Walsh Jennings considered it important to have that conversation with Ross, at least in part due to what happened in 2004.

That year, Walsh Jennings and then-partner Misty May-Treanor steamrolled toward the Olympics with a 90-match winning streak. But May-Treanor suffered an abdominal injury in May 2004, played through it in June, reaggravated it and missed most of July before the Athens Olympics in August.

“She tore her ab pretty significantly,” Walsh Jennings, who played with two different partners that summer while May-Treanor healed, said Wednesday. “I had no doubt she’d be back, but the media and the outside and people who care for me were like, ‘Are you taken care of? Is [May-Treanor] coming back?’ It just put doubts in my head. That’s why I thought it was really important for April and I to stay really close in that conversation [this year].”

May-Treanor did come back, and she and Walsh Jennings didn’t drop a set en route to winning their first of three straight Olympic gold medals.

MORE BEACH VOLLEYBALL: Kerri Walsh Jennings on her Super Bowl commercial, toughest loss and more

Chloe Dygert crashes over guard rail, fails to finish world championships time trial

Chloe Dygert
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American Chloé Dygert crashed over a guard rail and failed to finish the world road cycling championships time trial, where she appeared en route to a repeat title in Imola, Italy.

Dygert, who last year won by the largest margin in history as the youngest-ever champion, lost control of her bike while approaching a curve to the right. Her front wheel bobbled, and she collided with the barricade, flipping over into an area with grass.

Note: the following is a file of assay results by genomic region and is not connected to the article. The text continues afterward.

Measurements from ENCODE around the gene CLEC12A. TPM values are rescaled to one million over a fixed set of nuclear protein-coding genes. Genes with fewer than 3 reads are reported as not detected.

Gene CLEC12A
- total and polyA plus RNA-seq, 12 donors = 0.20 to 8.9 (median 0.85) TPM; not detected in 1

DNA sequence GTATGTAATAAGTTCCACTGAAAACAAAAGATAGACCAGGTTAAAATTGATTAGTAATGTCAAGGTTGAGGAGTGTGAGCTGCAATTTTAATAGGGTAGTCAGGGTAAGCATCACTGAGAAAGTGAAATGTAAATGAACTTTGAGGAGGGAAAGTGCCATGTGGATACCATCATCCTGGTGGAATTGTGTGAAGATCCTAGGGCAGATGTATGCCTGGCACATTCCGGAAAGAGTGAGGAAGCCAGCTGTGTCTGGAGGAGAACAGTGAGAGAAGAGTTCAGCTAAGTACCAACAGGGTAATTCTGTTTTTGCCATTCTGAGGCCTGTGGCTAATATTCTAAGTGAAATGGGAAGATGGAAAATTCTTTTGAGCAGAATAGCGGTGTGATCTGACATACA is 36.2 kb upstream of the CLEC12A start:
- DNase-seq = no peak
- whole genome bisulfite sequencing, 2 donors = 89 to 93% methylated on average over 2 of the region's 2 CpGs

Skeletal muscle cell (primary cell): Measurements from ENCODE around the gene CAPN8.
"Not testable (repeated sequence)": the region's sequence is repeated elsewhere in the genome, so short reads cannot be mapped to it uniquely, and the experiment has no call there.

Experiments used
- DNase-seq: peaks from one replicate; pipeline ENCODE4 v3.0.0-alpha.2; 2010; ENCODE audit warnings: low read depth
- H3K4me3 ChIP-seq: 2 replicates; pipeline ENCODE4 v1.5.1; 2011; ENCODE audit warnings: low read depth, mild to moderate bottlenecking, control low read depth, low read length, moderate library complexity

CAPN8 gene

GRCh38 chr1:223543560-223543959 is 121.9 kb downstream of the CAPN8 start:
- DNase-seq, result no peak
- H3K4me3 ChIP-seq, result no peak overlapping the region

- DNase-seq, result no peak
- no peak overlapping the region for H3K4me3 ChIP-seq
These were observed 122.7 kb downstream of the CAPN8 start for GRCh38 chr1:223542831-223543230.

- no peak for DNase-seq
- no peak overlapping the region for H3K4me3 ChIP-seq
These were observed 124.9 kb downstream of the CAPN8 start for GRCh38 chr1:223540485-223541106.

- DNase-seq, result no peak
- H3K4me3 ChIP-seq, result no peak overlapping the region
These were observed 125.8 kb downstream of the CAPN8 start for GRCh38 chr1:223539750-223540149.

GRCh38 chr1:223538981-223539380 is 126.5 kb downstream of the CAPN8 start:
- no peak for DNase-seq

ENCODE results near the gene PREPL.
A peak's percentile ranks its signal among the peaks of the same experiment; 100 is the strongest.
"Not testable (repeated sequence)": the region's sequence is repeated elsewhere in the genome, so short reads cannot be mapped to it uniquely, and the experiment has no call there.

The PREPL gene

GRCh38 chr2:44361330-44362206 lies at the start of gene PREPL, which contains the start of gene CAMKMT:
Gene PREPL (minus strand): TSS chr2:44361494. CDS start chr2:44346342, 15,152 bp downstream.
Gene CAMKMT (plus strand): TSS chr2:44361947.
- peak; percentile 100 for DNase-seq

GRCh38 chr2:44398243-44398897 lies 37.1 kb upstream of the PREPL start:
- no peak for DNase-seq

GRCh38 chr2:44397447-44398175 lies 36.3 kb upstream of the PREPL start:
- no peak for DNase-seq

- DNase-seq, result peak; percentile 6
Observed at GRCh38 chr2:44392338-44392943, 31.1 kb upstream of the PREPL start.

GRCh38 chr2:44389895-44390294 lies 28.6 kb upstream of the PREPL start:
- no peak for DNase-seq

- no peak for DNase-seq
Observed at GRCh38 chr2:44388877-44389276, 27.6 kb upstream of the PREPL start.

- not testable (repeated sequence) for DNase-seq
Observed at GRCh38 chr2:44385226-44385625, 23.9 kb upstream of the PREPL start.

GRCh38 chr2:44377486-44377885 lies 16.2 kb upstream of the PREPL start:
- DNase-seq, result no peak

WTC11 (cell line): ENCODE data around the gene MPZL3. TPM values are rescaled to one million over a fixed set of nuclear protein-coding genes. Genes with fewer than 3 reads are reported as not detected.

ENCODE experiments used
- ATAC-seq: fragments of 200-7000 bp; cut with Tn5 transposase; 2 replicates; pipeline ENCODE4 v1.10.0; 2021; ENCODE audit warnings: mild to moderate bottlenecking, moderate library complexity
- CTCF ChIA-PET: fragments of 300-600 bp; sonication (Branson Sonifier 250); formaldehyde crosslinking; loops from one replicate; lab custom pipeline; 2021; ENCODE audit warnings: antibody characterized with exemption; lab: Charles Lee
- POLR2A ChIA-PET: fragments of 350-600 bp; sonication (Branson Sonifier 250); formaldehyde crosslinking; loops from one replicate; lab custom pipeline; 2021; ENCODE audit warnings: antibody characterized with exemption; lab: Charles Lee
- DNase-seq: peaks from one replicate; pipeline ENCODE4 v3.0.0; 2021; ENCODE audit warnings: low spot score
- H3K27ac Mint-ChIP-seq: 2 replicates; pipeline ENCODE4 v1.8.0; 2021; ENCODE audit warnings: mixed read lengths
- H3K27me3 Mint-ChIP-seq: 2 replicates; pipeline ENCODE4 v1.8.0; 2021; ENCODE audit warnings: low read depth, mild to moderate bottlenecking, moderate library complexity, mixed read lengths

Dygert, her legs appearing bloodied, was tended to by several people, put on a stretcher and taken toward an ambulance.

“All we know is that she is conscious and talking,” according to USA Cycling, about 25 minutes after the crash. “More updates to come.”

About 10 minutes after the crash, Dutchwoman Anna van der Breggen won her first time trial title.

Van der Breggen took silver the last three years behind Dygert and countrywoman Annemiek van Vleuten, who missed this year’s race after breaking her wrist last week in the Giro Rosa.

Dygert, 23, had a 26-second lead at the 14-kilometer time check of the 31-kilometer race. Full results are here.

Dygert qualified for the Tokyo Olympics when she won last year’s world time trial title. She has been bidding to make the Olympics on the road and the track.

Worlds continue Friday with the men’s time trial airing on Olympic Channel and NBC Sports Gold for Cycling Pass subscribers at 8:15 a.m. ET. A full TV schedule is here.

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MORE: USA Cycling names Olympic team finalists

Diamond League slate ends in Doha with record holders; TV, stream info

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The Diamond League season ends on Friday in the place where it was supposed to start — Doha.